It’s funny because I didn’t want to do entomology at first. I had picked up a job working for a USDA lab doing research on beneficial insects. I was also working another job during the summers working on mosquito control and how they vector different viruses. One of the people I worked for was an entomologist at the University of Delaware. I was there as an undergrad. I was in the biology department. One of the entomology professors from the other department kept trying to push me to take entomology classes and reconsider being an entomologist. I remember telling him very specifically, “No, no. I’m not sure that this is something I want to do. You have plenty of students who know this is what they want to do. I just want to do biology.” Then I graduated and I was looking for jobs and trying to figure out what I was going to do next and that’s when the internship at Longwood Gardens came up. I originally applied for a research position there, but the integrated pest management group contacted me and they said, “I know you applied for research, but we think you have a really good skill set for this. Would you be willing to give it a try?” I did at that time have some experience working with insects and so I said “Yes, I would really like to do this.” And it was very much that year of in-depth integrated pest management, learning about biological control, learning about all these different factors, and putting a lot of my own knowledge of ecosystems and biology to work, that got me interested. It was after that I realized I wanted to be an entomologist. I wanted to continue working in this field.
Do you have a specialty?I’ve worked in a wide variety of different positions in entomology, everything from agricultural research—I used to work on West Nile Virus studies—to pollinator research. But what it really comes down to is that I mostly work with plant-insect interactions. I specialize in that area. I have a little bit more broad knowledge in other things. I’m always trying to improve in other aspects, because I want to get better at diseases, pathogens and those types of things. There’s some aspects that I’m still learning, but I think having that broad biology and ecology background really helps me to put it all together and figure out how everything’s impacting each other. That to me is the bigger picture. You need to know the rules behind it, be able to see all the pieces that you’re affecting, and how changing one thing or doing one thing can really impact the ecosystem, especially when we’re talking about the urban habitats.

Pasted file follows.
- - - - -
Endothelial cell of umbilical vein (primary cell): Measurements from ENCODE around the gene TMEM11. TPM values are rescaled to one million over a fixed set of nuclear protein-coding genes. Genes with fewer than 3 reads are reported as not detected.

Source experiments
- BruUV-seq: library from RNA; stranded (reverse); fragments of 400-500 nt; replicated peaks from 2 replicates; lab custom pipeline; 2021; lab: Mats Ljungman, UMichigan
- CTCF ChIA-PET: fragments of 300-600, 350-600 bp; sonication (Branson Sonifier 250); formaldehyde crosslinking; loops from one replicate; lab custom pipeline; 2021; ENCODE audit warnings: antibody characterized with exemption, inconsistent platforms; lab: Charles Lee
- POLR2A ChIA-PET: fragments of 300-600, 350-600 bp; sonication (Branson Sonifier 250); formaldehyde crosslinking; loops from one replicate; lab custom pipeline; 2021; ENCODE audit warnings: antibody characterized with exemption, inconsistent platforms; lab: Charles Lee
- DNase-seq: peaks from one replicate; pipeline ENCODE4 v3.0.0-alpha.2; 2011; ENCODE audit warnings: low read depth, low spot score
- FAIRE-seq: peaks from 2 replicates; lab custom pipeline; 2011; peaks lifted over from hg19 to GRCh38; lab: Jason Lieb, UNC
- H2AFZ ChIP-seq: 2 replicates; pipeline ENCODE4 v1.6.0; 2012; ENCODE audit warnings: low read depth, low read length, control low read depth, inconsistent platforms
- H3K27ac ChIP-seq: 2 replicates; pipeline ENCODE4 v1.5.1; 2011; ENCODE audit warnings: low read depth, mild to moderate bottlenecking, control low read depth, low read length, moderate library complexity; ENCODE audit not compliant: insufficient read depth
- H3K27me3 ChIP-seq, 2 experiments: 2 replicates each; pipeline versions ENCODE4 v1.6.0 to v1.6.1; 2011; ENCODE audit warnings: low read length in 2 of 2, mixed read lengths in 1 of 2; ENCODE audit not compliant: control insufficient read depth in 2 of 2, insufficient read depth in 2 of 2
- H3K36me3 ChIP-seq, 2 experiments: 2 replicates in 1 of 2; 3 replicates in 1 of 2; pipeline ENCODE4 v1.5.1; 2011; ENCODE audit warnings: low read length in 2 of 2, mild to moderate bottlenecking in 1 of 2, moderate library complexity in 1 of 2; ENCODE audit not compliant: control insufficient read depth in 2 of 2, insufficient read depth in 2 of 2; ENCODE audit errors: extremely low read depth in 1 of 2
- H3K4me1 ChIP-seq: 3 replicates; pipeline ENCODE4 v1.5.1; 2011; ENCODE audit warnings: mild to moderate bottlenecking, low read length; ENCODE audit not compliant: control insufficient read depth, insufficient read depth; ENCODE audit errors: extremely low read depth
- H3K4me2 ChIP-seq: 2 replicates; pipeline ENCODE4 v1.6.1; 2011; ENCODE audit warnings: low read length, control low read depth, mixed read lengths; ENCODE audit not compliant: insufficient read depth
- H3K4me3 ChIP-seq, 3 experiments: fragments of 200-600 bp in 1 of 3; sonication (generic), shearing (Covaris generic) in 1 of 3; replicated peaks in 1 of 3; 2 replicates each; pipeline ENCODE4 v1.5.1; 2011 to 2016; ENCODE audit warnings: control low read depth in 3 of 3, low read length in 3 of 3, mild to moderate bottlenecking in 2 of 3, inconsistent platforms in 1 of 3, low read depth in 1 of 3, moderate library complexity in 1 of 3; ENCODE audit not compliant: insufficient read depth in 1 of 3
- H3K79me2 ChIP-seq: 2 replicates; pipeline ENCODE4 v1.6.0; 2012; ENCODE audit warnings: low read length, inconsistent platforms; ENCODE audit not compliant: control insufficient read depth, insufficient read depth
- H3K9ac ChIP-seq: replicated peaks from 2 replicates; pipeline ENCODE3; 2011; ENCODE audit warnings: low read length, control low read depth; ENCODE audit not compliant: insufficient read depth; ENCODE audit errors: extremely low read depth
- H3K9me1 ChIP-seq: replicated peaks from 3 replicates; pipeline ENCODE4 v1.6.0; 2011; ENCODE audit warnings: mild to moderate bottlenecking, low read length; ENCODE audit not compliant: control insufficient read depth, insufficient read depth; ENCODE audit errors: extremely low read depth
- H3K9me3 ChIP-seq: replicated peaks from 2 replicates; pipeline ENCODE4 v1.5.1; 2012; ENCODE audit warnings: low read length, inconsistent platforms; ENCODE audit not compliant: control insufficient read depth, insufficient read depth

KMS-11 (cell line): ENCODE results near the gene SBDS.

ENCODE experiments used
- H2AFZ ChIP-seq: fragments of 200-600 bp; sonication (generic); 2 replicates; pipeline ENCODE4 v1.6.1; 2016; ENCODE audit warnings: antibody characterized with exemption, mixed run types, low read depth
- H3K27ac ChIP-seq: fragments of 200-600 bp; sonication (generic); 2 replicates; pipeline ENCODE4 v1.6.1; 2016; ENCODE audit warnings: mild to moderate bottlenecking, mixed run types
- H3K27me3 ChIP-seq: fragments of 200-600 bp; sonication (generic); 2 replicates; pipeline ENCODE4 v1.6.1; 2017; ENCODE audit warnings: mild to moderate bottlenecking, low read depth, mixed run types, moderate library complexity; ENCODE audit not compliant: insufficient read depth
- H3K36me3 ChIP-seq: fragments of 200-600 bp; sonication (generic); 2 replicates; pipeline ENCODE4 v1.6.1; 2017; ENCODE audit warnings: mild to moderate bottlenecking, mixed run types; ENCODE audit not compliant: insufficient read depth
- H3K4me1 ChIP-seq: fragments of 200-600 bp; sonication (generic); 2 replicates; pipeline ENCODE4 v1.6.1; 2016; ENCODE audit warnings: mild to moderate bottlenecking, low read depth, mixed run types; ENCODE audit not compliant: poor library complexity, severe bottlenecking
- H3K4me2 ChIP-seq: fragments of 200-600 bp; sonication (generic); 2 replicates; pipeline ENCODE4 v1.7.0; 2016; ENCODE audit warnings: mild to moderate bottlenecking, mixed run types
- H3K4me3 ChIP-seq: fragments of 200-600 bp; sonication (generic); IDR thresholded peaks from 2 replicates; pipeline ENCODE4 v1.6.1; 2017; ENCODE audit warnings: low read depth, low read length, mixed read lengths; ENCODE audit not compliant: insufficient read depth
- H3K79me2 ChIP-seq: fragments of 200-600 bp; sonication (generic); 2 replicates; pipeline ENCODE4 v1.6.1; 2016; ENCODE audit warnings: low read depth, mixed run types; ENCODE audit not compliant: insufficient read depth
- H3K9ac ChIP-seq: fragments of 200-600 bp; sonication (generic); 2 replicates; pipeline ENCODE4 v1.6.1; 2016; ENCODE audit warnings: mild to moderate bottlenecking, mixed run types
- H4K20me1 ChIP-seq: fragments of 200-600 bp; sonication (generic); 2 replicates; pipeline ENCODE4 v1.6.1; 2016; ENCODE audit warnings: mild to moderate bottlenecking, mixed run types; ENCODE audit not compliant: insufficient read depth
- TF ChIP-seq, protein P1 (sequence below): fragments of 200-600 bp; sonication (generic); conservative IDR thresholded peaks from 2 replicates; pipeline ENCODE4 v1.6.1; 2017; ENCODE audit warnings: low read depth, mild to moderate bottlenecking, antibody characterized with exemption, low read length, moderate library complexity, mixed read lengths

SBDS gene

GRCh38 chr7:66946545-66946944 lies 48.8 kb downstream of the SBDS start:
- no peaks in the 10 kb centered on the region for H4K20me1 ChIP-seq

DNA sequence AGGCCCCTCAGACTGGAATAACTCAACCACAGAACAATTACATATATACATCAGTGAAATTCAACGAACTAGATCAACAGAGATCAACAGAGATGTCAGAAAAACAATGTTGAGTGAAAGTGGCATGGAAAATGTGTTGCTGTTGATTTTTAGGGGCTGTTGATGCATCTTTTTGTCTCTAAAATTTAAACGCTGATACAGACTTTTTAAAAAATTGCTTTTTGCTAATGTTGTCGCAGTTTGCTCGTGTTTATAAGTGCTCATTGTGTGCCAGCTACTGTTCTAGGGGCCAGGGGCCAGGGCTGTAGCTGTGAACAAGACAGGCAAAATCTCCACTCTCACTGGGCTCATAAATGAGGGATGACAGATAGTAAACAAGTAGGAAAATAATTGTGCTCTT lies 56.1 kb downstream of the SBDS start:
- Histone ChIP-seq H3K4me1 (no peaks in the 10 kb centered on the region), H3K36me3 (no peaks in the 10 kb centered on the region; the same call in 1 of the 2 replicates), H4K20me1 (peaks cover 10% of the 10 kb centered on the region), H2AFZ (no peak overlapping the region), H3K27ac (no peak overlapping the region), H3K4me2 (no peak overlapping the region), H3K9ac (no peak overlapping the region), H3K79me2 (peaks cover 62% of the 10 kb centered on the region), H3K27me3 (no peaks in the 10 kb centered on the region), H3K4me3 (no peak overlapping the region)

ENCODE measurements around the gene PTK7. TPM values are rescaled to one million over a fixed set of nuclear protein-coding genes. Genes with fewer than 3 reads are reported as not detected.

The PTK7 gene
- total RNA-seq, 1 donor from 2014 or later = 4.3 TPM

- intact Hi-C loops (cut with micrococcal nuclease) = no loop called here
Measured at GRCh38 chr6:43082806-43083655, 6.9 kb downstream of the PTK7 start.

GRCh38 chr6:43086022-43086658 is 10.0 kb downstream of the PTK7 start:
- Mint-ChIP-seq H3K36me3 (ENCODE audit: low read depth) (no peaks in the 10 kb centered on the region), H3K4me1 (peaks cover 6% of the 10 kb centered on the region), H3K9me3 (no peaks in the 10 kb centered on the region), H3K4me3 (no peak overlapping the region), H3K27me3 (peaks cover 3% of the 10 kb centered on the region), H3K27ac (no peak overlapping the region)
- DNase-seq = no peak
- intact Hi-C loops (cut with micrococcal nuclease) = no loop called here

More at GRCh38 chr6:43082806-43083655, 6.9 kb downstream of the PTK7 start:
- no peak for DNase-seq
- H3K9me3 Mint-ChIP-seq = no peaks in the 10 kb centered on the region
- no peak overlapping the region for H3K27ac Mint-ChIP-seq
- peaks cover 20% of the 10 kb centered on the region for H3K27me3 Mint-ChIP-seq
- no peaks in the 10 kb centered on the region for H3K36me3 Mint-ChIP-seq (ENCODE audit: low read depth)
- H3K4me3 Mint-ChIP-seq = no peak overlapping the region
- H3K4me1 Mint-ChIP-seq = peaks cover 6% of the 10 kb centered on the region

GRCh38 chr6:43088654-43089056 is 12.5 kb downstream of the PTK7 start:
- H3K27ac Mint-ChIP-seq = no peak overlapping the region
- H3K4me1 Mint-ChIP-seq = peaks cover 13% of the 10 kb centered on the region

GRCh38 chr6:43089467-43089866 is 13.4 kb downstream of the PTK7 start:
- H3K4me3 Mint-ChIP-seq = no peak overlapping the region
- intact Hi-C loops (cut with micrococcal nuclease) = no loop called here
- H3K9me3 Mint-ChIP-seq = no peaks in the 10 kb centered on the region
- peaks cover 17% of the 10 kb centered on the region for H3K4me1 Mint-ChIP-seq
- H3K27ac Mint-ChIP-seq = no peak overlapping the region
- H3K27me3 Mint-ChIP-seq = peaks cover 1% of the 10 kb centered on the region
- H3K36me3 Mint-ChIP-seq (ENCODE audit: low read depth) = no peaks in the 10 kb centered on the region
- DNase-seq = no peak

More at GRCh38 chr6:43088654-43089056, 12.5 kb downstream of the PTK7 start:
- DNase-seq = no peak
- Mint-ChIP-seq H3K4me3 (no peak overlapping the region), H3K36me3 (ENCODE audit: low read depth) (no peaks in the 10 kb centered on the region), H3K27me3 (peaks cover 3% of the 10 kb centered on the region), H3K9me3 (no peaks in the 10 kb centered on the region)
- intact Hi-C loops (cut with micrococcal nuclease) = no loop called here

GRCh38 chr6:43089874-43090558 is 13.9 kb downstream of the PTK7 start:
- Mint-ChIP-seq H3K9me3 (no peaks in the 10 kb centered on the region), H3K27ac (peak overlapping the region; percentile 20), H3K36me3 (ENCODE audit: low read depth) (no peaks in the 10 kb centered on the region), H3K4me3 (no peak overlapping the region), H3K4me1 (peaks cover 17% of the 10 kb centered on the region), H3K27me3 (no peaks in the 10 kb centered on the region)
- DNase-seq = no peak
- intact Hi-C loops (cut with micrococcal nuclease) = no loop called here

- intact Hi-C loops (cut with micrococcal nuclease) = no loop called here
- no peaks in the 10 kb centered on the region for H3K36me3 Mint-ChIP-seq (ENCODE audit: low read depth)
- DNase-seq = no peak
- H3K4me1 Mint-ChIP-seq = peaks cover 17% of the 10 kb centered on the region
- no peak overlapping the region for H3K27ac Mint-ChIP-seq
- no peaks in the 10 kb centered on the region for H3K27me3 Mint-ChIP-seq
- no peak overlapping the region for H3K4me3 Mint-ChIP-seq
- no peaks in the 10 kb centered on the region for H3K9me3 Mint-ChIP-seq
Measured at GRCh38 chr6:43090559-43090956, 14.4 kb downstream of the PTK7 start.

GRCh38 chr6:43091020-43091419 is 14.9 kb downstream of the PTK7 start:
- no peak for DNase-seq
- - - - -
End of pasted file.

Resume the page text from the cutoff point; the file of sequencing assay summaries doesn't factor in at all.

With this ecological approach, you must work with a wide variety of other professionals in doing your job. Who are some of the other people that you work with on a regular basis?
Weekly I work with almost all of the lead horticulturalists and the various gardeners. So every day I go out, especially during our scouting seasons, I go out and I’ll meet with the lead horticulturalists for each museum. I’ll go and I’ll do a full scout of the area and then I’ll come back with any information that I’ve found—any insects, any diseases—and then we sit down and we have a discussion about the health of the plants, about what the long term of that plant is, what we want to do, what are some of the risk factors, what things do we need to consider, like are bees pollinating right now? Is that something we need to be concerned about? What other plants are around them that might be sensitive to anything we were to try? So we develop this plan to try and manage whatever the problem is. And a lot of times it’s not an instant fix, it’s something that’s long-term or may be something we need to keep an eye on.